Amnesty: US Iraq detentions illegal

Any further detentions by the US-led occupation forces in Iraq would be illegal, according to human rights group Amnesty International.

    US continues to hold around 5000 detainees without charge

    In a statement released on Monday, the watchdog added that all detainees in Iraq should be released – given the hand over of authority to Baghdad.

    "The USA has announced that it intends to continue to hold, without charge, between 4000 and 5000 detainees without clarifying on what legal basis it will do so," the group said.

    "Yet if, as the UN resolution [1546] proclaims, occupation effectively ends with the handover, then international humanitarian law requires that all prisoners of war, detainees and internees must be released by the occupying powers."

    No reply

    Amnesty said it had received no reply to a 9 June letter it wrote to the US envoy to the United Nations, John Negroponte - the US ambassador to Iraq.

    The letter expressed serious concern that UN resolution 1546 fails to clarify what would happen to the thousands of prisoners held by the occupying powers.

    "If ... occupation effectively ends with the handover, then international humanitarian law requires that all prisoners of war ... be released"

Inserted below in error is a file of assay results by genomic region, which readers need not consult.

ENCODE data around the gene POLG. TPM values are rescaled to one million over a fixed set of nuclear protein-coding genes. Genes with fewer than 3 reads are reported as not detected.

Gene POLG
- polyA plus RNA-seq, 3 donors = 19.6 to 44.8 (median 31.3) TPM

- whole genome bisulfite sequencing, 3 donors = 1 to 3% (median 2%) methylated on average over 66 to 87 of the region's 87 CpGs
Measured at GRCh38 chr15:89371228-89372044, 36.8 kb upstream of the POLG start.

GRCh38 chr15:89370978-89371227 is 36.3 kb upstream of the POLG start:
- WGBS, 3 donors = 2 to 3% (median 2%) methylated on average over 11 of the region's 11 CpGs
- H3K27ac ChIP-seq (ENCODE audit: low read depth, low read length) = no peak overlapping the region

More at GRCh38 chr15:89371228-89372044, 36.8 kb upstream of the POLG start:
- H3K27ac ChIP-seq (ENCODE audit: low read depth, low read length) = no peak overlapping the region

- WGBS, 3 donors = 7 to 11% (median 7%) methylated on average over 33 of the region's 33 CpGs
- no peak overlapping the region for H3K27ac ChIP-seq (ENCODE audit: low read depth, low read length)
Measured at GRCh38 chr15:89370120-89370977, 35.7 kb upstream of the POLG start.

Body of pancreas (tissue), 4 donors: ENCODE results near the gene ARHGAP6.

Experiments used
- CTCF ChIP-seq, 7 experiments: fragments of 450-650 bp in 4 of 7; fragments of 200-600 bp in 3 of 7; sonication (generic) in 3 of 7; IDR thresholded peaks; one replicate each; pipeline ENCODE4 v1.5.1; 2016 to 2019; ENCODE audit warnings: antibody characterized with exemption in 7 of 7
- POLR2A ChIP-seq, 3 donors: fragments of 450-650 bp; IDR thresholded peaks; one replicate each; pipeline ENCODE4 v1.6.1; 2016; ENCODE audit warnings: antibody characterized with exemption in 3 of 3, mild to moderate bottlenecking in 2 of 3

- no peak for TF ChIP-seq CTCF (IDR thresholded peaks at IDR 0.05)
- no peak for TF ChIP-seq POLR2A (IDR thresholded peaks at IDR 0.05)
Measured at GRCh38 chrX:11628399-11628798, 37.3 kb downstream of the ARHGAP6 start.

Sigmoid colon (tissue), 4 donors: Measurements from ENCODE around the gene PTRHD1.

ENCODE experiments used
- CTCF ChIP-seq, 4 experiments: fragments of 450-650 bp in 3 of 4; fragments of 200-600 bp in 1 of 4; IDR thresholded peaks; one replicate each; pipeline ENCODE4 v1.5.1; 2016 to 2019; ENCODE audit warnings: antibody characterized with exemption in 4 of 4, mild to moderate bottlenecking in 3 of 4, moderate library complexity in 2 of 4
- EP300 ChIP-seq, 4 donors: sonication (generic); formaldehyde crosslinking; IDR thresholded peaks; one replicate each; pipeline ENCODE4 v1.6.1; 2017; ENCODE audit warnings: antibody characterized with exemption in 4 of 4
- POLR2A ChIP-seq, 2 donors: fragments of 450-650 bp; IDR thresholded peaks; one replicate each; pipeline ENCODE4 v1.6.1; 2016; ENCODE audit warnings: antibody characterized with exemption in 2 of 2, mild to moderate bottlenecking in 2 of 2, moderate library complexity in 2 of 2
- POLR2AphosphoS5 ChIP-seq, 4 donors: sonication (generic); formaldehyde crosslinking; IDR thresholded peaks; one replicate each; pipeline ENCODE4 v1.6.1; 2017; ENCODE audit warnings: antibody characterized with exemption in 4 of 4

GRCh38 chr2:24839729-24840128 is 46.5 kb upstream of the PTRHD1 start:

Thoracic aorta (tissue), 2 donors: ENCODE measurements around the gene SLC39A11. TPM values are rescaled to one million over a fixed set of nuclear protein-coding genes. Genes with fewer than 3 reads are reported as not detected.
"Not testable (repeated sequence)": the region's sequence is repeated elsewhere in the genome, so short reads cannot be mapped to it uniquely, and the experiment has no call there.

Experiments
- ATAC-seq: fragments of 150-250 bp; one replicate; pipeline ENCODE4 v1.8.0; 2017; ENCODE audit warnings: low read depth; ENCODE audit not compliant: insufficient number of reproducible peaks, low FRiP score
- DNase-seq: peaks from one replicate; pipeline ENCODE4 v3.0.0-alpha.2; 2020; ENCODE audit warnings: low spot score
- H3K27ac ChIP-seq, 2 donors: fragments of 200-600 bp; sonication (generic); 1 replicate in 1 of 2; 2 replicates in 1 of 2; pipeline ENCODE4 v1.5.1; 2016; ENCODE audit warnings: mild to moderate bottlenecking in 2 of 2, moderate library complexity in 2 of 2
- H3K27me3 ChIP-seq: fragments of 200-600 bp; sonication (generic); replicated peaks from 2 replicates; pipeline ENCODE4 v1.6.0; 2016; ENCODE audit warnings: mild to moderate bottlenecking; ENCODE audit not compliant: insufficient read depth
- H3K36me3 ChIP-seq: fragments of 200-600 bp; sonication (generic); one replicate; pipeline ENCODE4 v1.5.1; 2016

Amnesty International.
    June statement

    "Any further detentions by the US and other members of the multinational force after the handover would be unlawful," the rights group said.

    "They may only be re-arrested by the Iraqi authorities if there are grounds under Iraqi law, consistent with international standards, to detain them."

    Need for accountability

    The statement coincided with the publication of a report Iraq: Human Rights Protection and Promotion Vital in the Transitional Period.

    In the new document, Amnesty urged all foreign troops and contracted militias on the ground in Iraq to abide by international law.

    "It is vital that clear lines of accountability and responsibility be established for all those who continue in detention," the rights group said.

    SOURCE: Agencies


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